Monday, January 31, 2022
An Ill-Advised Prosecution Results In Dismissal
The unanimous Maryland Court of Appeals inflicted a sound defeat on its Bar Counsel and dismissed a petition against an attorney despite finding technical violations of unauthorized practice rules.
Two concerns motivated the court's determination to dismiss the case.
Bar Counsel was aware that the attorney had a Maryland office (the basis of the only sustained charge) since 2015 and waited 3 1/2 years to pursue charges.
Second, the attorney had fully cooperated in the office investigation of her then partner (who was subsequently disbarred for a felony conviction) and disclosed to Bar Counsel her office situation.
The Assistant Bar Counsel who prosecuted the partner met with the Respondent and made substantive suggestions to comply with unauthorized practice rules.
Respondent followed Bar Counsel's advice.
Nonetheless, she was prosecuted based on an anonymous complaint and after she had relocated her office to DC.
This attorney grievance matter involves an attorney who is licensed in the District of Columbia and not in Maryland. The attorney is a partner in a law firm that employs Maryland attorneys. In 2014, the attorney moved the law firm’s office from the District of Columbia to Maryland. In 2015, the Office of Bar Counsel met with the attorney in her office and made specific recommendations for maintaining an office in Maryland. Three and one-half years later, after receiving an anonymous complaint, the Attorney Grievance Commission opened an investigation into the attorney’s alleged unauthorized practice of law. Although the Court of Appeals concluded that the attorney violated the Maryland Attorneys’ Rules of Professional Conduct (“MARPC”) 19-305.5, the Court determined that, given the significant and unusual mitigating factors that were present in this case, it would impose no sanction and that dismissal of the proceeding was appropriate.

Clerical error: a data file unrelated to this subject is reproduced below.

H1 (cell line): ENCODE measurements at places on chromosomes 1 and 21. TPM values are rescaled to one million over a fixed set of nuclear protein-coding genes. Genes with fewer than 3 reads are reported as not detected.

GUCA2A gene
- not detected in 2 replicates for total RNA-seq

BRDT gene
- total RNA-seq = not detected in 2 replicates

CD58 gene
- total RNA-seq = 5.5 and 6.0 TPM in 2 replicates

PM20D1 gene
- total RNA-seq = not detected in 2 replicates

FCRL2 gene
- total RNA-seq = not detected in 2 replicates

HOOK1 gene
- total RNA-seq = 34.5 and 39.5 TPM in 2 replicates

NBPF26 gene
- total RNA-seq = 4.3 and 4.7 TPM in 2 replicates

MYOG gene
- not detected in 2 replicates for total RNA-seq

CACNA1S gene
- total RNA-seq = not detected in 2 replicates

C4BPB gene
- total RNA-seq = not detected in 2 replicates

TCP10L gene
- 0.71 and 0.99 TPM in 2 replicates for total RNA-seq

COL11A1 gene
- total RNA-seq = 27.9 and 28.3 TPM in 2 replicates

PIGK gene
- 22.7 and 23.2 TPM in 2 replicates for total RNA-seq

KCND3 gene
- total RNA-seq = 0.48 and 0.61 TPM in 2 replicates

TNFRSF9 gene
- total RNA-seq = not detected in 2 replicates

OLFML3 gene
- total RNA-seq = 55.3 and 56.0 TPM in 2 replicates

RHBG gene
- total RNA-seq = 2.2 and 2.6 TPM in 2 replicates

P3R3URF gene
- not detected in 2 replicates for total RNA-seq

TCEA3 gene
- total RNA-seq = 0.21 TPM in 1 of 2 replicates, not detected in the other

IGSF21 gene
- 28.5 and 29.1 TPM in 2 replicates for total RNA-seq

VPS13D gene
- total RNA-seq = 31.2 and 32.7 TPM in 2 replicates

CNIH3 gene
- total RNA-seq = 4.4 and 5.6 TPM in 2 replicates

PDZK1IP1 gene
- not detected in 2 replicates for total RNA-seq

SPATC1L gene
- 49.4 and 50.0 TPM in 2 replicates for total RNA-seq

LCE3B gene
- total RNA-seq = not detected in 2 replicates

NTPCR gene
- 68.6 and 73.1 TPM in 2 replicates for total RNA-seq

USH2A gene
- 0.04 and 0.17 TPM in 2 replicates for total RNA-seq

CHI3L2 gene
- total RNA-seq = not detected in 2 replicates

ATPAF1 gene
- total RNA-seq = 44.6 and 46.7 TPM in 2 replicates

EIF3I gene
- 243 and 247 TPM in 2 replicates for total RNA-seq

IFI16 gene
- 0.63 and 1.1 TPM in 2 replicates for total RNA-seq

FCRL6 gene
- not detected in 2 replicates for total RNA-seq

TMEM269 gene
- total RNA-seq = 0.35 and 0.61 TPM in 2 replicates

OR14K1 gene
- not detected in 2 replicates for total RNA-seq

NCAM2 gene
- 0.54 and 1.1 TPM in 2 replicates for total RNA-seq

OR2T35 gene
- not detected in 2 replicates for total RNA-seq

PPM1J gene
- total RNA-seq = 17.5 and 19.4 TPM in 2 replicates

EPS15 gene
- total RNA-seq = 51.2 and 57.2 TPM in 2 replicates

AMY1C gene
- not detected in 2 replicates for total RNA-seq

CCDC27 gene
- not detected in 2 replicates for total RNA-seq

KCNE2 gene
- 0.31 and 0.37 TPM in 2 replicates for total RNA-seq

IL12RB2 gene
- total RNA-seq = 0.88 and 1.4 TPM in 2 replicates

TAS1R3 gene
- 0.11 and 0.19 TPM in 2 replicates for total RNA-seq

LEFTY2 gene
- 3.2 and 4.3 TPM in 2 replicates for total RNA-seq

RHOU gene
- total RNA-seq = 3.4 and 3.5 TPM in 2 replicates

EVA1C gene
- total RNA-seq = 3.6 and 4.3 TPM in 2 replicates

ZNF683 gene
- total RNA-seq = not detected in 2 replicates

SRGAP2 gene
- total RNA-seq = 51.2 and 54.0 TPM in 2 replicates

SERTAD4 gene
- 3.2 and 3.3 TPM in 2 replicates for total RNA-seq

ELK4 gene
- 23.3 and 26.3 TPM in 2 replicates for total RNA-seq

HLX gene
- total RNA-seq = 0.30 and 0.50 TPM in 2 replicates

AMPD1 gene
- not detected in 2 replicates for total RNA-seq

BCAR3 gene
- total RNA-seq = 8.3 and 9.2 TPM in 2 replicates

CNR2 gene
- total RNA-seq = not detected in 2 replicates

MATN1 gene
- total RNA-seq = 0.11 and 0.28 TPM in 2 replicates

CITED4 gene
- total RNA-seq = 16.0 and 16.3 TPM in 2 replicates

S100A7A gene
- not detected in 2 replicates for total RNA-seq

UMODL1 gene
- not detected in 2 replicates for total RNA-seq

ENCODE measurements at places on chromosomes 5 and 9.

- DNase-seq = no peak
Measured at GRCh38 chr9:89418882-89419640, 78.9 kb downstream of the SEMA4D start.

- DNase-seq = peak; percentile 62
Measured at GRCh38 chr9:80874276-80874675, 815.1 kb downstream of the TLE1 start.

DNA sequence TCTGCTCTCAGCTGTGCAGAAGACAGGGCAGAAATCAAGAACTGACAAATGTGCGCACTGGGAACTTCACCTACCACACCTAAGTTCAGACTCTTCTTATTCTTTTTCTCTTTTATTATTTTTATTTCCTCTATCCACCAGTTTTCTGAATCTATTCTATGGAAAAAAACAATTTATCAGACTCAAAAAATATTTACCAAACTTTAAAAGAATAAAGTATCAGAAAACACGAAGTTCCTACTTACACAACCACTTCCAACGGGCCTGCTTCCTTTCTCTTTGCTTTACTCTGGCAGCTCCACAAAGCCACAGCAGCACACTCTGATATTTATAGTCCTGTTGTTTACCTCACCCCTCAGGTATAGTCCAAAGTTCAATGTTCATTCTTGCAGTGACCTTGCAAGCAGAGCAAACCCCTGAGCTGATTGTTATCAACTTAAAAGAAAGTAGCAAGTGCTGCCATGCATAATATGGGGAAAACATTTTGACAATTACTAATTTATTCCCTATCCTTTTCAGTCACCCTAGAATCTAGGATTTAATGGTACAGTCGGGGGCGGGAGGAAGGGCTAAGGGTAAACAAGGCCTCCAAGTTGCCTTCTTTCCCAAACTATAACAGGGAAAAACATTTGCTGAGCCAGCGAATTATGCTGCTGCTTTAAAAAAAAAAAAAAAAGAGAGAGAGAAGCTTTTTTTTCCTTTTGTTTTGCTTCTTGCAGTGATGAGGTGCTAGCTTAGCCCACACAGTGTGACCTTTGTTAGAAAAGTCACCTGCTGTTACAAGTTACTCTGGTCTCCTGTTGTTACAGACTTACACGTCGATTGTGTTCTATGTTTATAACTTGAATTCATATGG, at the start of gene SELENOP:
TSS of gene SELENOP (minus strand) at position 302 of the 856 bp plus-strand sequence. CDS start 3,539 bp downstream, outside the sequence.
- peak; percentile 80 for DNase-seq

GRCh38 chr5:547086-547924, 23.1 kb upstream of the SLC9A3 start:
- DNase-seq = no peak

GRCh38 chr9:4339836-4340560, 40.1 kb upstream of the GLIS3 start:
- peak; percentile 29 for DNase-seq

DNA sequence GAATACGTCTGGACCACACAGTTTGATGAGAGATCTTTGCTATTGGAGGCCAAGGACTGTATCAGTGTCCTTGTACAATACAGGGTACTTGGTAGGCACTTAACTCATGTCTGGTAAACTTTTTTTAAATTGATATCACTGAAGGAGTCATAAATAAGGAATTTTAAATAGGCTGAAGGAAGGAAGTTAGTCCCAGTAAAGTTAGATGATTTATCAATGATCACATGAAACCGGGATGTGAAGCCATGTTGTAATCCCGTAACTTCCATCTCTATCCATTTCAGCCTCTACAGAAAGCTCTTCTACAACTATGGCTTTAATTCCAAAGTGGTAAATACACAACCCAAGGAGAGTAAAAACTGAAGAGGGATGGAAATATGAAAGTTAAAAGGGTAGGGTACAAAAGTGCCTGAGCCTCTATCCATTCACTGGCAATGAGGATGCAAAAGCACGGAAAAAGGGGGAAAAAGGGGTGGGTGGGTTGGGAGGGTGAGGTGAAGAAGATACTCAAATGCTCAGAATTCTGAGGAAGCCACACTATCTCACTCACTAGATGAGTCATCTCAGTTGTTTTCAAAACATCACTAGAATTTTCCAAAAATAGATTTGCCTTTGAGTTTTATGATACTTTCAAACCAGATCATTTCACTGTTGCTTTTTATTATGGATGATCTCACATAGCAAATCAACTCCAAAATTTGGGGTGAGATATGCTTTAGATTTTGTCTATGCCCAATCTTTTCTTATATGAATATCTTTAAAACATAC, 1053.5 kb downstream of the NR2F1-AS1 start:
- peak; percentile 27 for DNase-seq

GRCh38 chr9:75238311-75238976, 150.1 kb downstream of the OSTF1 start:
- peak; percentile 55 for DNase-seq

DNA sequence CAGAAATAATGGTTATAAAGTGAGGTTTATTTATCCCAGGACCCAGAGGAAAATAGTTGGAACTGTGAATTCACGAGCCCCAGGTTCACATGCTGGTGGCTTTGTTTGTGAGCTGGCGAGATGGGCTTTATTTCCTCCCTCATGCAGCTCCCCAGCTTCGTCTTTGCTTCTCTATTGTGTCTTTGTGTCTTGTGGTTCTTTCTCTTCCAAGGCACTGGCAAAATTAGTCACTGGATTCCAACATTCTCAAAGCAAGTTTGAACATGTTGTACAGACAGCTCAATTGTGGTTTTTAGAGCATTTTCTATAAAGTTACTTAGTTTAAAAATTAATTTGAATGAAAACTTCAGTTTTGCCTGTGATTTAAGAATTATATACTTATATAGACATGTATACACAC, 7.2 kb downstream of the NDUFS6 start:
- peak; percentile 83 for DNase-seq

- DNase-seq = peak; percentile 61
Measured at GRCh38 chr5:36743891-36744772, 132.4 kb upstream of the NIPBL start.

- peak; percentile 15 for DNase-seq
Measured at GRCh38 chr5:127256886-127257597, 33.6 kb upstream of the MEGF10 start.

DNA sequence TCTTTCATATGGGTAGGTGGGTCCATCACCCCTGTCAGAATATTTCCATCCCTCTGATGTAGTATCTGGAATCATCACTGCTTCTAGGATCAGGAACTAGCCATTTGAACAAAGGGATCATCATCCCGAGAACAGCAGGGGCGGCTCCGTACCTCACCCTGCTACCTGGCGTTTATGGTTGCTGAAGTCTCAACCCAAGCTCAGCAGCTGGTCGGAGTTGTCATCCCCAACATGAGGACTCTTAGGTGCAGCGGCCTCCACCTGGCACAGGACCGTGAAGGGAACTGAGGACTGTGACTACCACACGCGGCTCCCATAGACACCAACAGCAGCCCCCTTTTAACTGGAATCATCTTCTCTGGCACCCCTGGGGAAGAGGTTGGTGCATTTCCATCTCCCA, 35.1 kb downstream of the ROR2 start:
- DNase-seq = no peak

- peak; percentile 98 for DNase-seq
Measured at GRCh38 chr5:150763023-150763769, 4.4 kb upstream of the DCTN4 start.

After rejecting Bar Counsel's laundry list of alleged violations